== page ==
And that's the side that should point towards the Flywheel! But that's not what the Maestro was really after- after all, not all Pistons have this "bump" on the inside of the wrist pin! Yeah, one guy claimed you could actually see the "offset" ifin you look hard enough. Right. And NO Distributor Drives are ever put in Bass-Ackwards. And it don't rain in Indianapolis in the Summertime. What the Maestro was after was a simple, but effective technique to measure the wrist pin "offset" at home. And Mr. Stoddard, being a fellow Alumnus of a rather good East Coast Engineering School, made a fixture to do just that.

Take a Vice. Most any vice. Install a protective covering over the teeth of the Vice. Push wrist pin out of Piston until 2/3 of the wrist pin is sticking out. Stick the section that's sticking out into the covered jaws of the vice. Snug jaws of Vice around Wrist pin. Place one "leg" of a Carpenter's Square or equivalent on the table where the Vice is. Place the other "leg" of the Square up against the side of the Piston. (Adjust the Piston if necessary). Without moving the Square, Rotate the piston until the OTHER side of the Piston is facing the Square. Note that there is now a noticeable "gap" between the leg of the Square and the Piston. That "gap" is a measure of the "offset". (Actually, the gap is TWICE the wrist pin "offset", and it is left to the Student to prove why this is so.) Oh, so when you rotated the Piston, the Piston moved the Square back a little? No problem. Line the Square up again against the side of the Piston. Then Rotate the piston until the other side of the Piston is facing the Square. NOW, note the "gap". When you see the "gap", that side of the Piston is the one where the Wrist Pin is closest and that side should be "down", when installed on the #1/#2 side of the Engine. And "up" on the #3/#4 side. (Think of the "offset" as increasing or decreasing the angle of the "lever" arm of the Connecting Rod on the Crankshaft. If, on the #1/#2 (passenger's) side, you were to put the offset "up" then the Lever arm and Torque would be increased, to the detriment of piston "slap". If the "offset" were put "down", then the Lever Arm and Torque is DEcreased, but the Piston "slap" is reduced, as intended. (Some Formula V racers purposely put their VW pistons in backwards- to INCREASE the Lever arm and Torque- piston slap be damned- especially if you win the race.) A Tip o' the Maestro's Hat to Mr. Stoddard for this simple but effective, handy-dandy little homemade tool to measure piston "offset". And: Keep the 356 Faith Maestro Here's an attempt to explain this in PseudoGraphics, although it'll probably come out awful in Word or AOL.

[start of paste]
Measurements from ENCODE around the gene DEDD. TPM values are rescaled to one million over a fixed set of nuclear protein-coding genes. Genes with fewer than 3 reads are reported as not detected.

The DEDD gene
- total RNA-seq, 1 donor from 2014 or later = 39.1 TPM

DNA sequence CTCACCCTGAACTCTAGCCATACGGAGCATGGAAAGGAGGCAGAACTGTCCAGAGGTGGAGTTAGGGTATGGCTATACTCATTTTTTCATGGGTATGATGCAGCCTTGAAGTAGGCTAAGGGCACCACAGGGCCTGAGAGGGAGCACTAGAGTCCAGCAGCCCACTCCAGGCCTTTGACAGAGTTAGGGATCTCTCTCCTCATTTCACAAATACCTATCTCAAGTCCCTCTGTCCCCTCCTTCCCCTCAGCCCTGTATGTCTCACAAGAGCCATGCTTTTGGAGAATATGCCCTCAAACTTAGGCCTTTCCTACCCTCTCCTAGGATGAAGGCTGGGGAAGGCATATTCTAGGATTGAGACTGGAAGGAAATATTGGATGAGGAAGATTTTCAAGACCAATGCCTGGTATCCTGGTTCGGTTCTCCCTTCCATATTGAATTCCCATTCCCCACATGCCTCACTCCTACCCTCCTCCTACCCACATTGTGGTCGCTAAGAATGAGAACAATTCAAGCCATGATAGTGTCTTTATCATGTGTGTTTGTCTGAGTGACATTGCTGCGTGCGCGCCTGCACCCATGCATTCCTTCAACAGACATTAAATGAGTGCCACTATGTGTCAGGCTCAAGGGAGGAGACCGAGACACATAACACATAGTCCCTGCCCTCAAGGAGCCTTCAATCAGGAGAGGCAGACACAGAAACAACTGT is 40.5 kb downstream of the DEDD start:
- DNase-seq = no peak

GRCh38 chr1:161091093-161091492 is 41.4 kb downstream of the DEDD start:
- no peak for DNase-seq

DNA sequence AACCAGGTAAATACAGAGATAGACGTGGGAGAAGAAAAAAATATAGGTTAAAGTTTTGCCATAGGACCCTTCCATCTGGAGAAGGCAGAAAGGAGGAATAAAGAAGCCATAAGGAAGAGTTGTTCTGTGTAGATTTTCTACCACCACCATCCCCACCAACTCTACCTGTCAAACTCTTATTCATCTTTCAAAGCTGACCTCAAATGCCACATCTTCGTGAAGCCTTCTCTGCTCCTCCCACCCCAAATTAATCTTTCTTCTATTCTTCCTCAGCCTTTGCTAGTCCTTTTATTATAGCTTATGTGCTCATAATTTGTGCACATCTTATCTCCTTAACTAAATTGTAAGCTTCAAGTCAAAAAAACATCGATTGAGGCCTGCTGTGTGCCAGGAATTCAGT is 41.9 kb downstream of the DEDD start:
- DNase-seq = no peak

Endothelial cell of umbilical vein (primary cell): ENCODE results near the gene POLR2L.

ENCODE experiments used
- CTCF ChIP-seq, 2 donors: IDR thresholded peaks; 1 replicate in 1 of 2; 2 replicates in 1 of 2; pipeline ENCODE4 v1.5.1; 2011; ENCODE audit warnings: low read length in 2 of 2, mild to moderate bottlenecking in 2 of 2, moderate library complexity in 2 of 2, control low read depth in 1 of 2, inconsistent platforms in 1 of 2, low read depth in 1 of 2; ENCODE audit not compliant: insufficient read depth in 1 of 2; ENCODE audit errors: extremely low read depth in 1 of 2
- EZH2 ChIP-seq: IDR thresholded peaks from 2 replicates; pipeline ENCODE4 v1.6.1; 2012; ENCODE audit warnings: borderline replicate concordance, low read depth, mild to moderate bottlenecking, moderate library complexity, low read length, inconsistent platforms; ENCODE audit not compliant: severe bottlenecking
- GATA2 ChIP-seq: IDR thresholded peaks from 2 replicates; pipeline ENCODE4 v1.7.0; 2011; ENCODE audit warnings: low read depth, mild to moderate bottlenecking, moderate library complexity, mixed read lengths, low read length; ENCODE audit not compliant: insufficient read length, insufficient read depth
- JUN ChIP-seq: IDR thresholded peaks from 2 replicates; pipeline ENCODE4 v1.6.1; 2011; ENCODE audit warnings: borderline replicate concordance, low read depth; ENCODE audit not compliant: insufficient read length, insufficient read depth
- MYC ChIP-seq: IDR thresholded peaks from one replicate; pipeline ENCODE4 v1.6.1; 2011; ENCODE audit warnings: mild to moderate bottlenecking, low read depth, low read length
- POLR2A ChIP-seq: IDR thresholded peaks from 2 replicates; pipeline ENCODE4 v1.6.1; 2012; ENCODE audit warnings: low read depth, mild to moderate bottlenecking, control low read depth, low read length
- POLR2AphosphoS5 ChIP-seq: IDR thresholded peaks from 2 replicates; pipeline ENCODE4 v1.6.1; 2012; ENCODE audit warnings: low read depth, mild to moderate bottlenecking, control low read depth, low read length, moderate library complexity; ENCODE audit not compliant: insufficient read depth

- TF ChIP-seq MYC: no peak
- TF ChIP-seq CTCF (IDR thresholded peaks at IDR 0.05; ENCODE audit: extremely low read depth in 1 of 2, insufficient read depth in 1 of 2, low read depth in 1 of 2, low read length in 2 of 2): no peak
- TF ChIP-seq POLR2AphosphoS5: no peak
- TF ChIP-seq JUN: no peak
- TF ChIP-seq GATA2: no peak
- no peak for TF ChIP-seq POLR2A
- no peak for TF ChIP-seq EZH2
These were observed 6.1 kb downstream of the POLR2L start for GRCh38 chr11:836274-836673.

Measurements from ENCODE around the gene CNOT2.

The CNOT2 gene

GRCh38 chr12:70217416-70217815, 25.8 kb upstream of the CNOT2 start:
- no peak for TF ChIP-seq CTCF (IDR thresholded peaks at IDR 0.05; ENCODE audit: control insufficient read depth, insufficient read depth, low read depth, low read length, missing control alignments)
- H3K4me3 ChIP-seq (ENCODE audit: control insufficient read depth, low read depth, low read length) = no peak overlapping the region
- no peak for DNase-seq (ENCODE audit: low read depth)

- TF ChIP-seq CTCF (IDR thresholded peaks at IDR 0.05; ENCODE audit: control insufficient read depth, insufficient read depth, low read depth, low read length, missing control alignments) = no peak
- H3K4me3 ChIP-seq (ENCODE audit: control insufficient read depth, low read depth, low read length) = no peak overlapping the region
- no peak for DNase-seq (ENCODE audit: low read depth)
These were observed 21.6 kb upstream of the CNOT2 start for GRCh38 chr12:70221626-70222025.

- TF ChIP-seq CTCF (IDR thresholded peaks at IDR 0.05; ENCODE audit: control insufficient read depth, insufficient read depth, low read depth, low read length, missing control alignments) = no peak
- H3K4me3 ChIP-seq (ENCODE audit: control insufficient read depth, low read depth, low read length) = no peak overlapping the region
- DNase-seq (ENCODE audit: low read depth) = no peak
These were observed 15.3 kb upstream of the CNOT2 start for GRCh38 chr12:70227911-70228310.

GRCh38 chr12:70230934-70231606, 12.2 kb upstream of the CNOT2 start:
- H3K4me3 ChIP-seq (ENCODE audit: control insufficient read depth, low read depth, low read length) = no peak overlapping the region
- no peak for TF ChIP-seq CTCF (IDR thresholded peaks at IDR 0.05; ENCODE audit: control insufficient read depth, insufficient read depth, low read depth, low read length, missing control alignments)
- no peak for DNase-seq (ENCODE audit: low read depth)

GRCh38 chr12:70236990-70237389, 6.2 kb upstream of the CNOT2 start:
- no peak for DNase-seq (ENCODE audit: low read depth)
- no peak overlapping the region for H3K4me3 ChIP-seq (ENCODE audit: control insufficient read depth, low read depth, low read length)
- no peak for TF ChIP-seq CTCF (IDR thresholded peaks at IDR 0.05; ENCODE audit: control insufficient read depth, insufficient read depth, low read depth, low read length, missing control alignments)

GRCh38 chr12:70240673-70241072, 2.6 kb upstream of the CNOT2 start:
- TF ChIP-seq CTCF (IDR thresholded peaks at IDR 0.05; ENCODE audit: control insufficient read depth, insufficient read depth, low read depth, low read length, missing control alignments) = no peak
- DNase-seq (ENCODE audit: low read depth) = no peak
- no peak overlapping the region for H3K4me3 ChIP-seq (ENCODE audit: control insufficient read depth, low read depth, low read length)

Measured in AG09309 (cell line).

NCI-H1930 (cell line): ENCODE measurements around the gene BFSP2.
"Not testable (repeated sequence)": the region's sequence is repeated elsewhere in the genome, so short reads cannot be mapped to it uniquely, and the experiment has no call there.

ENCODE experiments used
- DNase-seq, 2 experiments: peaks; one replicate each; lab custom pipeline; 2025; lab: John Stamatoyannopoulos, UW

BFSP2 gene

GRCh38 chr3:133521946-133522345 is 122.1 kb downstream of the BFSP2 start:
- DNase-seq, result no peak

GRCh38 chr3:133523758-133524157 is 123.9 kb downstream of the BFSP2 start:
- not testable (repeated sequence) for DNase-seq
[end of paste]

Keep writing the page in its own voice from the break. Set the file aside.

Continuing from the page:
/   Piston    \
                 /               \
          _____  |               |
          |   |  |  offset wrist |  (note: wrist pin
          |   |  |     pin       |   held in soft-jawed
          |   |  |      O        |   Vice. Piston then
          |   |  |   --------    |   rotated around
          |   |  | /          \  |   wrist pin to find &
          |   |  |/             \|   measure offset)
__________|   |                     
   "T" Square |
         =====gap====      gap= twice offset